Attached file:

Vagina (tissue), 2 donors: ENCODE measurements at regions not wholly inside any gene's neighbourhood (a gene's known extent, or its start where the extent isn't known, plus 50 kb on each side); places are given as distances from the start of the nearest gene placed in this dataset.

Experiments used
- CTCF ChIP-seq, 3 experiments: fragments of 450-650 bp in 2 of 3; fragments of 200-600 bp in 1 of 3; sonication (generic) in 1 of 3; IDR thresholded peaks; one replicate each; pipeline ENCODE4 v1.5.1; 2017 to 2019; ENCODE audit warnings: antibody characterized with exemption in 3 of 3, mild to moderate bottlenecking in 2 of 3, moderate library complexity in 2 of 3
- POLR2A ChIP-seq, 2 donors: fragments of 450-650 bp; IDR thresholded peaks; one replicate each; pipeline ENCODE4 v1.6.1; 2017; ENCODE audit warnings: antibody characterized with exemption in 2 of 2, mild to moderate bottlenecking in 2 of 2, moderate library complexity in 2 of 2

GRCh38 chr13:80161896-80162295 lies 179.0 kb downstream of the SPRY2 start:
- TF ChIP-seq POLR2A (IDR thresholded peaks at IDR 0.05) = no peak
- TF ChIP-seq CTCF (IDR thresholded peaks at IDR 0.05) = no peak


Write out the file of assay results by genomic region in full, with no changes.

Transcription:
Vagina (tissue), 2 donors: ENCODE measurements at regions not wholly inside any gene's neighbourhood (a gene's known extent, or its start where the extent isn't known, plus 50 kb on each side); places are given as distances from the start of the nearest gene placed in this dataset.

Experiments used
- CTCF ChIP-seq, 3 experiments: fragments of 450-650 bp in 2 of 3; fragments of 200-600 bp in 1 of 3; sonication (generic) in 1 of 3; IDR thresholded peaks; one replicate each; pipeline ENCODE4 v1.5.1; 2017 to 2019; ENCODE audit warnings: antibody characterized with exemption in 3 of 3, mild to moderate bottlenecking in 2 of 3, moderate library complexity in 2 of 3
- POLR2A ChIP-seq, 2 donors: fragments of 450-650 bp; IDR thresholded peaks; one replicate each; pipeline ENCODE4 v1.6.1; 2017; ENCODE audit warnings: antibody characterized with exemption in 2 of 2, mild to moderate bottlenecking in 2 of 2, moderate library complexity in 2 of 2

GRCh38 chr13:80161896-80162295 lies 179.0 kb downstream of the SPRY2 start:
- TF ChIP-seq POLR2A (IDR thresholded peaks at IDR 0.05) = no peak
- TF ChIP-seq CTCF (IDR thresholded peaks at IDR 0.05) = no peak